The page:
Man To Man (4 stars)

A one-woman play with many voices


This article is from 2015.

Man To Man

Manfred Karge's shadowy world is that of the perpetual outsider, with the backdrop of Nazism looming large. Wales Millennium Centre's production is visually ravishing: with the incredible 3D lighting design by Andrzej Goulding and Rick Fisher, it's a nightmarish vision stunningly realised.

Margaret Ann Bain plays Ella Gericke, a young, resourceful woman who takes on her dead husband Max's identity and tries to survive in a hostile, patriarchal environment. She disappears and reappears each time in a new spot, climbing up a wall or, in one astounding scene, sliding through a suitcase, reinstating her sense of displacement.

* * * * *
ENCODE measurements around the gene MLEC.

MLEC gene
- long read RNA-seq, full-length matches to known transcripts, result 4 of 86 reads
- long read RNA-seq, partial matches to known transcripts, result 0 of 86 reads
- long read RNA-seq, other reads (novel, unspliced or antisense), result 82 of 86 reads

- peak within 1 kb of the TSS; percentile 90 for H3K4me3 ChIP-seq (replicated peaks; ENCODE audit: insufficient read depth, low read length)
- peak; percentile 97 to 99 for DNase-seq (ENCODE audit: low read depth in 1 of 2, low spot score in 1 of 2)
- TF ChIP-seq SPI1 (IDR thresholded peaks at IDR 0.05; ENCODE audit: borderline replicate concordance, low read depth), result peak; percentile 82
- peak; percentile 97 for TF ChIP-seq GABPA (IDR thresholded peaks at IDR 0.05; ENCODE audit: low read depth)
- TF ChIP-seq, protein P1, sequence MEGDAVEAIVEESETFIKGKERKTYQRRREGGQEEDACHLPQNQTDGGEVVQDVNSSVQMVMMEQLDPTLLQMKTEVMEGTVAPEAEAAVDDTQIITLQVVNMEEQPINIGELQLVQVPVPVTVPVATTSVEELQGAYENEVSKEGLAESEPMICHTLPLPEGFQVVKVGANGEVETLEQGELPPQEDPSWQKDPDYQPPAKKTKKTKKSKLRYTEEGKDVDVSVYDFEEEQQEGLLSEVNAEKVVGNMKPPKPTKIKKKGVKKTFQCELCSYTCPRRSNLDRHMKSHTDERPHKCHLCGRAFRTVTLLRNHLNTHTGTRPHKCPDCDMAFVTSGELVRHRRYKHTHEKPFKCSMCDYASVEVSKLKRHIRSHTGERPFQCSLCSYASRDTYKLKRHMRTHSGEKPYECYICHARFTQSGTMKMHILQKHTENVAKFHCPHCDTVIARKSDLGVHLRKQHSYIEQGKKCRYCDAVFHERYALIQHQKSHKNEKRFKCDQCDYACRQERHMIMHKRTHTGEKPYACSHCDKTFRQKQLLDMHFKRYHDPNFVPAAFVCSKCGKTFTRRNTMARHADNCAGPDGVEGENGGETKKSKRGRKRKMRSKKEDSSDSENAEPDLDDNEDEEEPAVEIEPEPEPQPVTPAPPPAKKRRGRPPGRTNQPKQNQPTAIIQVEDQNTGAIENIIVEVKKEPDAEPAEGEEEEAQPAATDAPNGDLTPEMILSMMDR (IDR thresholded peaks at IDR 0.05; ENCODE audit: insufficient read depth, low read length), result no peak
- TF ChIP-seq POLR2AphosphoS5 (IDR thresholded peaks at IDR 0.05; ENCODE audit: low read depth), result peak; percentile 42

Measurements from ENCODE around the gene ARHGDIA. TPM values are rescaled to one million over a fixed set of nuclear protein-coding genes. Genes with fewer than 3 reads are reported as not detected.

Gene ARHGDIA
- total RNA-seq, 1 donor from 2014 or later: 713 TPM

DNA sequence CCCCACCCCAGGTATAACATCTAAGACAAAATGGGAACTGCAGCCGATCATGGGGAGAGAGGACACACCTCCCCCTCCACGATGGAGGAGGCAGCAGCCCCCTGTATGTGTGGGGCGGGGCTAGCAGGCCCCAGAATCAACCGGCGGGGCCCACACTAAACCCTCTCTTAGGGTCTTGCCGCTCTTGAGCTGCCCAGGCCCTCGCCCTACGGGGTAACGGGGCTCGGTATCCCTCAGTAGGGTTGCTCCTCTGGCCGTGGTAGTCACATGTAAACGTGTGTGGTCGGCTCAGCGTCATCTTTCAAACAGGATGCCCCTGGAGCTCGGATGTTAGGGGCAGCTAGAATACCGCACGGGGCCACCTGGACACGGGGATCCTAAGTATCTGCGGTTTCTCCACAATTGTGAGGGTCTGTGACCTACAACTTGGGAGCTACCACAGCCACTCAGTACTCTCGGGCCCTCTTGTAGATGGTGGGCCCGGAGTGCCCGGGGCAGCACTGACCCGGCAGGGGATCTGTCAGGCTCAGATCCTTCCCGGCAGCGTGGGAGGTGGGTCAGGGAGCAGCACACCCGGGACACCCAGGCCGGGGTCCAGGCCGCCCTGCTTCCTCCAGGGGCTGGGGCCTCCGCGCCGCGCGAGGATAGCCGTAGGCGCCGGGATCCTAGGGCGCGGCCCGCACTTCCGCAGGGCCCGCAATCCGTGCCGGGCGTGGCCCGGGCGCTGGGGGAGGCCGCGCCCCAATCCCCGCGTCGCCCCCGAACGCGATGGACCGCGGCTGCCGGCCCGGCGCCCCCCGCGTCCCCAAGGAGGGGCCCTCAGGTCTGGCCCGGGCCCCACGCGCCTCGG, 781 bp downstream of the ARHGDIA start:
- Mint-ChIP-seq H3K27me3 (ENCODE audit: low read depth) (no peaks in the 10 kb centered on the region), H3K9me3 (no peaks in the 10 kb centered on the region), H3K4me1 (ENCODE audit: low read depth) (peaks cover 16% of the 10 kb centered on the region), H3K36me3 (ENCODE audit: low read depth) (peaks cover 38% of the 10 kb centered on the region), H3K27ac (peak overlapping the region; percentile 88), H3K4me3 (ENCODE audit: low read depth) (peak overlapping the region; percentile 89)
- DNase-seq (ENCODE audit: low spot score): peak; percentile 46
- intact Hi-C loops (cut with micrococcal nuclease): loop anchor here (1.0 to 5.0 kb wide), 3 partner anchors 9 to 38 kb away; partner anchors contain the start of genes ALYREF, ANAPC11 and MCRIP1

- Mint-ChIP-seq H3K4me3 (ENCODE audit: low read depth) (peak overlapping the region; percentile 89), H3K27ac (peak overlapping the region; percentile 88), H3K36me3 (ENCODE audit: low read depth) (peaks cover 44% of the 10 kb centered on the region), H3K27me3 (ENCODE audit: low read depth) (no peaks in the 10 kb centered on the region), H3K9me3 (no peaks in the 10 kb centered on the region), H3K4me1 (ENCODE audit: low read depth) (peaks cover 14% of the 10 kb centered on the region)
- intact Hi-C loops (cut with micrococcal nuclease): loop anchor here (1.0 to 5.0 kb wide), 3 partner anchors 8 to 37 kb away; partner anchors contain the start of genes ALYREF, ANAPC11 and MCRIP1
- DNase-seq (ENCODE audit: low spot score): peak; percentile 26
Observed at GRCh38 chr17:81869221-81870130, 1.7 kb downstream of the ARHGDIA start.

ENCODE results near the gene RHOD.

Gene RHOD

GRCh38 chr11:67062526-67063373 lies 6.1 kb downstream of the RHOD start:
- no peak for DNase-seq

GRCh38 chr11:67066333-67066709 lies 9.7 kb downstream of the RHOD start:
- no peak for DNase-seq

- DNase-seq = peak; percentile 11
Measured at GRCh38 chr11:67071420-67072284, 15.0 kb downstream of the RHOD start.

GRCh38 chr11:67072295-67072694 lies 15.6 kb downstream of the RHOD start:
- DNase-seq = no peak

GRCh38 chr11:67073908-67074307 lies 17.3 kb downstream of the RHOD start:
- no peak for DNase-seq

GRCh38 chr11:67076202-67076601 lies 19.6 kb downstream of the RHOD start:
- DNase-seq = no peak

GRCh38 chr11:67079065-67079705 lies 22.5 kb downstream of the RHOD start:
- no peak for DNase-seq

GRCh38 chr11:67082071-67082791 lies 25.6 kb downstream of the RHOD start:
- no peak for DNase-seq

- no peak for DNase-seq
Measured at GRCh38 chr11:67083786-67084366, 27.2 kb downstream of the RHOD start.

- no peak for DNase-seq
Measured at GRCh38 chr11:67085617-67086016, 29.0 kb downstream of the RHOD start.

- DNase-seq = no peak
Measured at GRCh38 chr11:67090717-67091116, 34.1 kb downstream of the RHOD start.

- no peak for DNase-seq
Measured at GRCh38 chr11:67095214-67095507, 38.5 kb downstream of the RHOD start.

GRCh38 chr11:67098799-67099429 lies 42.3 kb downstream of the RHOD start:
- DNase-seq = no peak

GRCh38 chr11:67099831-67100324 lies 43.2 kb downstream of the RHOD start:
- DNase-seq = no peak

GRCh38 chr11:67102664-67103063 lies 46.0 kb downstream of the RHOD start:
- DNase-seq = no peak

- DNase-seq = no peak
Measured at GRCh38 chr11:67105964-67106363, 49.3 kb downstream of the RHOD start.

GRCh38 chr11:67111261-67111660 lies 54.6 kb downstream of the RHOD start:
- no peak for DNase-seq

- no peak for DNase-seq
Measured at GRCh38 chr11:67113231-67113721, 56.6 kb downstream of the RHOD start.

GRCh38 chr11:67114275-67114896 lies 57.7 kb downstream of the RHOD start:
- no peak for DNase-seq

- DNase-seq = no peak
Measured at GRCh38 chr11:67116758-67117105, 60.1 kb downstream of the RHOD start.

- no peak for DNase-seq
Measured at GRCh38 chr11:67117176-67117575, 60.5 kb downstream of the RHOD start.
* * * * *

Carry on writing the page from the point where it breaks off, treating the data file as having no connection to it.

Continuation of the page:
Her struggle becomes the struggle of so many, with whispering voices underlying much of her dialogue in an eerie, disembodied rejoinder to her isolation.

Bain is brilliant, her engaging, multi-voiced performance a counterpoint to the shadow play, in which the industrial motion of manual labour becomes a zoetrope on the wall, and the Snow White story returns to its twisted origins. She slips between gender and class effortlessly, huge dark eyes flashing with danger or vulnerability. A neat juxtaposition of brutality and fantasy.

Underbelly, 0844 545 8252, 5—31 Aug, 5.40pm

This article is from 2015.

Man to Man

  • 4 stars

Scott Graham joins forces with Bruce Guthrie to co-direct a new version of Manfred Karge's German play Man to Man.


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